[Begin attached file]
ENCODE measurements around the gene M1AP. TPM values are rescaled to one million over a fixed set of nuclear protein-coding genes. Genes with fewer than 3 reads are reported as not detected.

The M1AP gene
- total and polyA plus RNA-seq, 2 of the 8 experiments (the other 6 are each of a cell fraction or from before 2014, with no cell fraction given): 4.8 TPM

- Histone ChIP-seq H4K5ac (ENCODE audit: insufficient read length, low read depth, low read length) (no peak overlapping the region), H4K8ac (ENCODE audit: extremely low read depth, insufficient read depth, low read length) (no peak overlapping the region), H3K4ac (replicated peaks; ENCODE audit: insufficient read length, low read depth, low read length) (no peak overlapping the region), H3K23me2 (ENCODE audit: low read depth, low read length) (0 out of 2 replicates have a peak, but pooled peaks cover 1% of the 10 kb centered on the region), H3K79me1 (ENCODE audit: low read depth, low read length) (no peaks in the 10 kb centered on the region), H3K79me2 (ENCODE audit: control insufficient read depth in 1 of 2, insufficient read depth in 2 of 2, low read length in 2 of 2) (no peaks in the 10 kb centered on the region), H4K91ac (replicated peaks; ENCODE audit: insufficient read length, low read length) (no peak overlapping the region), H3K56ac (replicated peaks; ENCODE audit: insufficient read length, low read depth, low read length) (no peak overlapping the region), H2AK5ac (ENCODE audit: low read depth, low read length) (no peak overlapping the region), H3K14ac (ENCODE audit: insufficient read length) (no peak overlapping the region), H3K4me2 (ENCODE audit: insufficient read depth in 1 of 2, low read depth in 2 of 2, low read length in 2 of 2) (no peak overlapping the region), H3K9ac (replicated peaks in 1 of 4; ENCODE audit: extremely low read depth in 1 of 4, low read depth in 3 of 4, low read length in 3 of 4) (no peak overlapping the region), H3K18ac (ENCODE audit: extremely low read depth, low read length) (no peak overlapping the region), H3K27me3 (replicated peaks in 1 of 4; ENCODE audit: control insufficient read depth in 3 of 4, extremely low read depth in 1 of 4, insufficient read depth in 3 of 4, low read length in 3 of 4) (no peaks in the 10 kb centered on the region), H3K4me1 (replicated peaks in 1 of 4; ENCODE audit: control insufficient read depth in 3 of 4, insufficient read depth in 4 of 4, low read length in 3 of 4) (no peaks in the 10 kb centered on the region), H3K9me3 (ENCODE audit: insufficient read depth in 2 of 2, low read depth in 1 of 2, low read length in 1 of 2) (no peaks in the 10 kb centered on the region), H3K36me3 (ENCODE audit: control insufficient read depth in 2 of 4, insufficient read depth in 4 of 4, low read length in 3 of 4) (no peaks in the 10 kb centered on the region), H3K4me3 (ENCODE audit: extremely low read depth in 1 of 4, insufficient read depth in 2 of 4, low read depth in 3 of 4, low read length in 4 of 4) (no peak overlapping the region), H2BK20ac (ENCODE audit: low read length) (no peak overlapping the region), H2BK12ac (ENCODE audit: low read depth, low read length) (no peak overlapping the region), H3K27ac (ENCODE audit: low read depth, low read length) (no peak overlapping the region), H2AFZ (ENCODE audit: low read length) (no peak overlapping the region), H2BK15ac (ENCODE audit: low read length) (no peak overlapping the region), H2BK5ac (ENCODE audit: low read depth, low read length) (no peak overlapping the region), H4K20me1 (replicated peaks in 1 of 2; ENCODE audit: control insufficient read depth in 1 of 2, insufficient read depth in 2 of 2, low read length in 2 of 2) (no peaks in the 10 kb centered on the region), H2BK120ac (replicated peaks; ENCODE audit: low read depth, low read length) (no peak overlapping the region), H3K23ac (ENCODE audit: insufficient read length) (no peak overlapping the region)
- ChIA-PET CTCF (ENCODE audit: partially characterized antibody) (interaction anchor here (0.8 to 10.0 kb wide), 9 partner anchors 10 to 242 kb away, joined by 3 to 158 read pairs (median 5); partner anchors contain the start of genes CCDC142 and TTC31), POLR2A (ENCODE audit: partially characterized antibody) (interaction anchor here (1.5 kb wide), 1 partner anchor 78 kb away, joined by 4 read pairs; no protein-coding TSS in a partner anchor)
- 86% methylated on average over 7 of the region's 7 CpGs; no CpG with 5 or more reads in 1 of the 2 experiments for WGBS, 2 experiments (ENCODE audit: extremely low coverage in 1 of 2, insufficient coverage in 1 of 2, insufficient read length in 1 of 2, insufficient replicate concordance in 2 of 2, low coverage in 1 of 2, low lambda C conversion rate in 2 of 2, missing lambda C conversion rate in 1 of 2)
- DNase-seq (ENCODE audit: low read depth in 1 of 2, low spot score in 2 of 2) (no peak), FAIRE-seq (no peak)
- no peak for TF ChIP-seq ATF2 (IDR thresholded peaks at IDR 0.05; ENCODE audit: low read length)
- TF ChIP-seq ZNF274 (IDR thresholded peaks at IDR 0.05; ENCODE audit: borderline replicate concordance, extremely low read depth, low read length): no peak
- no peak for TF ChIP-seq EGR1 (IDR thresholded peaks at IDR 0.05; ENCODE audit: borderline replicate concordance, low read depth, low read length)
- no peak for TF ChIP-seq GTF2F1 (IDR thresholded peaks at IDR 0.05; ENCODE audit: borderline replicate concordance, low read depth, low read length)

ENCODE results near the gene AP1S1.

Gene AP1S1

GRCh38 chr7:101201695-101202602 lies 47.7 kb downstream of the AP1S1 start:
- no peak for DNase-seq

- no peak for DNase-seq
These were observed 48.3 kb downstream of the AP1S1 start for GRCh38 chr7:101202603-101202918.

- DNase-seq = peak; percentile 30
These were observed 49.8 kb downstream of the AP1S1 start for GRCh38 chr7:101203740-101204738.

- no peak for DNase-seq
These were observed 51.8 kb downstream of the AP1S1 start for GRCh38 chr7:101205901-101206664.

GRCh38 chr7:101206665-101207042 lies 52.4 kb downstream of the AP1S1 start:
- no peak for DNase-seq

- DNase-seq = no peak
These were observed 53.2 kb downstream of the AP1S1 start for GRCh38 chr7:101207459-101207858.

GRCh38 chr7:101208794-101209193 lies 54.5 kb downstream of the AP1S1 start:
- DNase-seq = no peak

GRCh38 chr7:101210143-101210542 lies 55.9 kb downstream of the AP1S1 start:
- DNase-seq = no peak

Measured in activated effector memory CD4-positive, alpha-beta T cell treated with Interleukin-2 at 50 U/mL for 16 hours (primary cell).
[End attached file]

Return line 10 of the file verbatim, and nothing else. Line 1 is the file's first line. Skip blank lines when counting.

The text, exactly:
- no peak for TF ChIP-seq EGR1 (IDR thresholded peaks at IDR 0.05; ENCODE audit: borderline replicate concordance, low read depth, low read length)